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How would redundancy affect your financial well-being?

How would redundancy affect your financial well-being?

Monday 12 October 2020

How would redundancy affect your financial well-being?

MEDIA RELEASE: The views expressed in this article are those of the author and not Bailiwick Express

The global pandemic has brought difficult times for many people and some firms have taken tough decisions to make employees redundant. It is important to educate yourself about the impact of redundancy on your financial well-being and what to do if you lose your job. While this is a scary thought, it is always better to hope for the best but plan for the worst.

If you are made redundant, you may be entitled to a redundancy payment provided that you have been employed for at least two years. The minimum under Jersey law is one week’s pay for every completed year of continuous employment with your employer. It is capped at £780, although benevolent employers may offer more than this.

Retirement fund implications

Because redundancy means leaving your employer, you may also have to decide what to do with your retirement savings in the employer’s pension scheme. Scheme rules vary between employers, but you can check which of the following would apply, with your HR department, or your pension scheme administrators. Ideally you would not want a short-term change in employment to affect your long-term retirement plans. You can help preserve your retirement savings by:

  1. leaving your retirement savings invested in your ex-employer’s pension scheme
  2. moving all your retirement savings to:
  • your new employer’s pension scheme
  • your own individual retirement trust scheme or alternatives depending on your age and circumstances such as an annuity or approved drawdown contract
  • if there is less than £19,000 in the pension, you may be able to withdraw it, subject to income tax
  • if you are over the age of 60 you may be able to withdraw up to £35,000, subject to income tax

If you take all or a part of your retirement savings in cash, then you may not be able to achieve the income you need when you retire. Any cash taken out will also be taxed, although if you are over 50 and in a Jersey scheme with no UK transfers you can withdraw up to 30% tax free. If you have received a UK transfer, it is 25% but from age 55. The rules can be complex, so seek financial advice if you wish to withdraw cash from your pension.

A common misconception of leaving your money with your current employer’s scheme is that the money is simply kept without earning investment returns and won’t grow – this is not usually the case. Your money should remain invested but please check that it is not just left in a cash fund. A lump sum transferred to a retirement trust scheme or left in a former employer’s fund will grow with investment returns. If you leave it with your former employer, you can no longer contribute to the scheme.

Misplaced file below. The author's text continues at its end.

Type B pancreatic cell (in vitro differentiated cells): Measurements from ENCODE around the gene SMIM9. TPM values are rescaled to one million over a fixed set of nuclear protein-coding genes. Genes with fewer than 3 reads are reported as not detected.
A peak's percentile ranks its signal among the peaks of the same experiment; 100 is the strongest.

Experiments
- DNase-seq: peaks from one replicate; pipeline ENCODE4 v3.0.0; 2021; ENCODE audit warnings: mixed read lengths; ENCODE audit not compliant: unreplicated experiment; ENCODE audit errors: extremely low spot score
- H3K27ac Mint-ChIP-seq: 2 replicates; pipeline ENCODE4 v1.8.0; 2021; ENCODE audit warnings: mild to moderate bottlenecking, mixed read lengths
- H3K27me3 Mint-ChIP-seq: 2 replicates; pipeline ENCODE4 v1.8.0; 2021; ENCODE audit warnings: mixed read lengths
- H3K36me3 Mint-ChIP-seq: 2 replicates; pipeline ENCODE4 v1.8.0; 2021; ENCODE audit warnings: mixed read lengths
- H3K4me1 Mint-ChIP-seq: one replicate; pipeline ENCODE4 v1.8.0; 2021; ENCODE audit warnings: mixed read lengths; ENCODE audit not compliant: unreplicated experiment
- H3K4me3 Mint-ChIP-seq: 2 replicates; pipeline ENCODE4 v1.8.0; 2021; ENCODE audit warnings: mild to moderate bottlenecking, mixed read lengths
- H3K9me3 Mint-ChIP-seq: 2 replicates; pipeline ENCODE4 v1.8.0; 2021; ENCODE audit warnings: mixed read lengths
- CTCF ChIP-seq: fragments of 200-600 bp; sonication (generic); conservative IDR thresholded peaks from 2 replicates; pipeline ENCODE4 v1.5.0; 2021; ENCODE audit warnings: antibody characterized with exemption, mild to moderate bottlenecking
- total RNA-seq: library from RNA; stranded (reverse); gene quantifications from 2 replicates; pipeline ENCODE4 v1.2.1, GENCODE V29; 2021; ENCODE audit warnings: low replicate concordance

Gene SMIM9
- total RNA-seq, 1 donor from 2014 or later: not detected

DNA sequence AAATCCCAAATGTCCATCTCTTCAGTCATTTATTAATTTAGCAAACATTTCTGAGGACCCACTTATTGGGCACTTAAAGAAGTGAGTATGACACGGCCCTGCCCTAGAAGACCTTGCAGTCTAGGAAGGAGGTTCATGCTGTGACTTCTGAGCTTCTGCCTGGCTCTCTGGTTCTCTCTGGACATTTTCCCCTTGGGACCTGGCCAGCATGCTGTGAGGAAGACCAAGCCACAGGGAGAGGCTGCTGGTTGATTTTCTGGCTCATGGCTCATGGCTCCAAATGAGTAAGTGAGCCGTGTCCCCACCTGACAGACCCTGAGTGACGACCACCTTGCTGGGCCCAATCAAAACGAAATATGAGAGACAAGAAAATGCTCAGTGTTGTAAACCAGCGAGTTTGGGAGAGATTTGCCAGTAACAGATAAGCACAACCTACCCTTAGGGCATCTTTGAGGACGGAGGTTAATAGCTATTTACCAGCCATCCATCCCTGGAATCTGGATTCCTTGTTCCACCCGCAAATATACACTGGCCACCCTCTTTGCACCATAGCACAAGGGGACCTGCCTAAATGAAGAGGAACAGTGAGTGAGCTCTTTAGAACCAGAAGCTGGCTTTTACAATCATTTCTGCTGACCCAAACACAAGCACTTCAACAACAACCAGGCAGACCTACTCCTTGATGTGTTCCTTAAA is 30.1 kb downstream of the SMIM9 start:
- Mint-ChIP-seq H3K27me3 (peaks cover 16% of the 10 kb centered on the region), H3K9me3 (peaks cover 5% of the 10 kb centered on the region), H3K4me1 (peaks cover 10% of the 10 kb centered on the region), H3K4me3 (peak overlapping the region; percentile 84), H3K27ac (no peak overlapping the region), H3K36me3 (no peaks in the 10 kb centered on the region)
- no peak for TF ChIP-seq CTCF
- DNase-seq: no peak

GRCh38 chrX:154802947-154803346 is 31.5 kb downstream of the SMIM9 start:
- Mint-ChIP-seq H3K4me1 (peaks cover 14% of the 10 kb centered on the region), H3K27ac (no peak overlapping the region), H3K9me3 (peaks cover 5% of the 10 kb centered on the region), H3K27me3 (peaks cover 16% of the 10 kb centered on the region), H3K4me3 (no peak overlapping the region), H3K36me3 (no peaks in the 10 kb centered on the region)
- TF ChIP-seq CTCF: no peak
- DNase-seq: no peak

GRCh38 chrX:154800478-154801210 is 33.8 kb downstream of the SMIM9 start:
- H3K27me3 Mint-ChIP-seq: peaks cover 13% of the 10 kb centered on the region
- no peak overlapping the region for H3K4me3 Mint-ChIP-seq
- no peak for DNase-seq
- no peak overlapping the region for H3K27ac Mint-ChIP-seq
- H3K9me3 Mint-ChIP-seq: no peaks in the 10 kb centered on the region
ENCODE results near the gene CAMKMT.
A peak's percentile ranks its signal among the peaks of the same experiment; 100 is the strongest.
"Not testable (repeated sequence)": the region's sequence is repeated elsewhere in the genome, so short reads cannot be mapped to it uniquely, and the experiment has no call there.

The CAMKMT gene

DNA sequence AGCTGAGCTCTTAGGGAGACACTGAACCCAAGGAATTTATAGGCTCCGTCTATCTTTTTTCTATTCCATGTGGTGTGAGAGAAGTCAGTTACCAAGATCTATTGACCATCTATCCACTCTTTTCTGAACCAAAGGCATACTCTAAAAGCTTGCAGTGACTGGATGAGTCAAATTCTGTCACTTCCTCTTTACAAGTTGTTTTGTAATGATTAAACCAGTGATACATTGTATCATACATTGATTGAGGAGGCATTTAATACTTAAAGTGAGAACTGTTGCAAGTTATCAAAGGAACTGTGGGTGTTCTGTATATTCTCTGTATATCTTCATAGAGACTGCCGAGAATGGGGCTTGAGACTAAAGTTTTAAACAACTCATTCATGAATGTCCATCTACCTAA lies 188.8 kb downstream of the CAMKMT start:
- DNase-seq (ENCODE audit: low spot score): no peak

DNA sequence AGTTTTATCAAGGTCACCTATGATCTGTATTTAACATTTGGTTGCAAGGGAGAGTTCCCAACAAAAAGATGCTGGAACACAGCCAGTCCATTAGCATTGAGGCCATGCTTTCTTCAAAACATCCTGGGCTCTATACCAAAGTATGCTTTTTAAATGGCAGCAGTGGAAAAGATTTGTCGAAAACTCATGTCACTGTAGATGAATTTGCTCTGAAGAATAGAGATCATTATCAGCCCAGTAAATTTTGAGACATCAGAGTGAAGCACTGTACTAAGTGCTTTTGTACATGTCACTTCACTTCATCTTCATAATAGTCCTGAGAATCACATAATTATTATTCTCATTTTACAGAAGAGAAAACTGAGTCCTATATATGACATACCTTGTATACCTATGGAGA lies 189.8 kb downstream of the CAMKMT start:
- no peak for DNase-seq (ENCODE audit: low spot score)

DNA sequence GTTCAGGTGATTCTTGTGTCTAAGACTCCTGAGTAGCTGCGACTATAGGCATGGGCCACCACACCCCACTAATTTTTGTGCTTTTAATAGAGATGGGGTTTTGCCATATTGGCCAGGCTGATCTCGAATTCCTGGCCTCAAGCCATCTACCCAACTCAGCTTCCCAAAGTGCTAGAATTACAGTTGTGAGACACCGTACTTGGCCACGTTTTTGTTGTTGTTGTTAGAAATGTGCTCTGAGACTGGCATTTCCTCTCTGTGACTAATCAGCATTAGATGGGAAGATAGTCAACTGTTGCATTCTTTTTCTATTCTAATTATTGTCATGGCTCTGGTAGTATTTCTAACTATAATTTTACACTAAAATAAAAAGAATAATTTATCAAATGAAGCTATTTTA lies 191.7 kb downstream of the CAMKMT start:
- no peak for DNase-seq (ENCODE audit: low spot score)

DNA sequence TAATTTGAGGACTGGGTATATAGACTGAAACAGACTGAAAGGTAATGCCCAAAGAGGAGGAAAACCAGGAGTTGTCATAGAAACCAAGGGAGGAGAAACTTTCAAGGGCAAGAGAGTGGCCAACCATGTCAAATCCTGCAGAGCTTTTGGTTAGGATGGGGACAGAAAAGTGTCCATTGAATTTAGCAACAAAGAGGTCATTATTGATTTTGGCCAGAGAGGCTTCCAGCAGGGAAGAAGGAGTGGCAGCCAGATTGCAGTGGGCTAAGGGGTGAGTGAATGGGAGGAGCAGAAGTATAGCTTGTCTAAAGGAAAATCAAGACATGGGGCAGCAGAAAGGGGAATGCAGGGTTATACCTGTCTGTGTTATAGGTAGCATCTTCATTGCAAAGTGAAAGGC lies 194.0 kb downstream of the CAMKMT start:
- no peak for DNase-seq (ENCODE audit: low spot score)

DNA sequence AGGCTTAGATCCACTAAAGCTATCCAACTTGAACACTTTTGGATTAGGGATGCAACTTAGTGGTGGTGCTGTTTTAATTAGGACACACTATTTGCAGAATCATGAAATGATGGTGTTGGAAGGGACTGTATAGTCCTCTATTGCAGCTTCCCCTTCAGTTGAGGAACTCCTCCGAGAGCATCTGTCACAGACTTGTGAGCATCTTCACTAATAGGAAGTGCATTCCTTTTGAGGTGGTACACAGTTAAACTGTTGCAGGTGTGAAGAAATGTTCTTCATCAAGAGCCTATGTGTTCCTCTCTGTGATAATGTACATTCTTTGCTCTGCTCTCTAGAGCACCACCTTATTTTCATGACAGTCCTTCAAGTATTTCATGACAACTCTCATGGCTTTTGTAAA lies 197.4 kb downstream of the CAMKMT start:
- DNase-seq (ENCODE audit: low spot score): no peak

In many cases, any person who has the option to take their retirement savings in cash when they leave their employer will instinctively do so. It may even be considered the “easy” option but even though saving your money now does not serve you immediately, it will definitely benefit you later to meet future needs if you preserve it within a pension scheme. Ideally emergency savings should be in place to avoid dipping into retirement funds at these exit points.


  1. Seek help through counselling 

Redundancy is a financially and emotionally stressful experience. Consider counselling before making any major financial decisions. Friends and family will give advice if you ask. You may need to accept that budgeting and cutting costs are unavoidable. However, it’s important to put thought and consideration into these decisions. 

  1. Keep paying insurance premiums if you can afford it

These are essential and can prevent further financial distress should something else unexpected happen. Ensure you and your family have life assurance and if possible private medical insurance and critical illness cover. Reconsider any luxury goods and services and cut back on wasteful expenses. 

  1. Save for emergencies while you can

Consider contributing towards an emergency savings pot, in case the worst happens. Aim to save at least three times your monthly salary as a financial buffer. This will help take some of the pressure off if you are ever made redundant.

  1. Get financial advice about your options

Because personal circumstances differ between individuals, seeking financial advice from an experienced adviser could prove beneficial in limiting expenses and managing your money so that it can stretch further and meet your specific needs. Consider your pension scheme’s retirement benefit options, which may assist you in the financial decisions related to your retirement savings. Your adviser will help you understand the pros and cons of these options.

  1. Keep learning and growing

With global economic activity evolving, the fourth industrial revolution looming and redundancies on the rise, it is crucial that we have a competitive edge as individuals. In an era where technology is advancing incrementally, individuals must constantly educate and upskill themselves to remain relevant in the market. 

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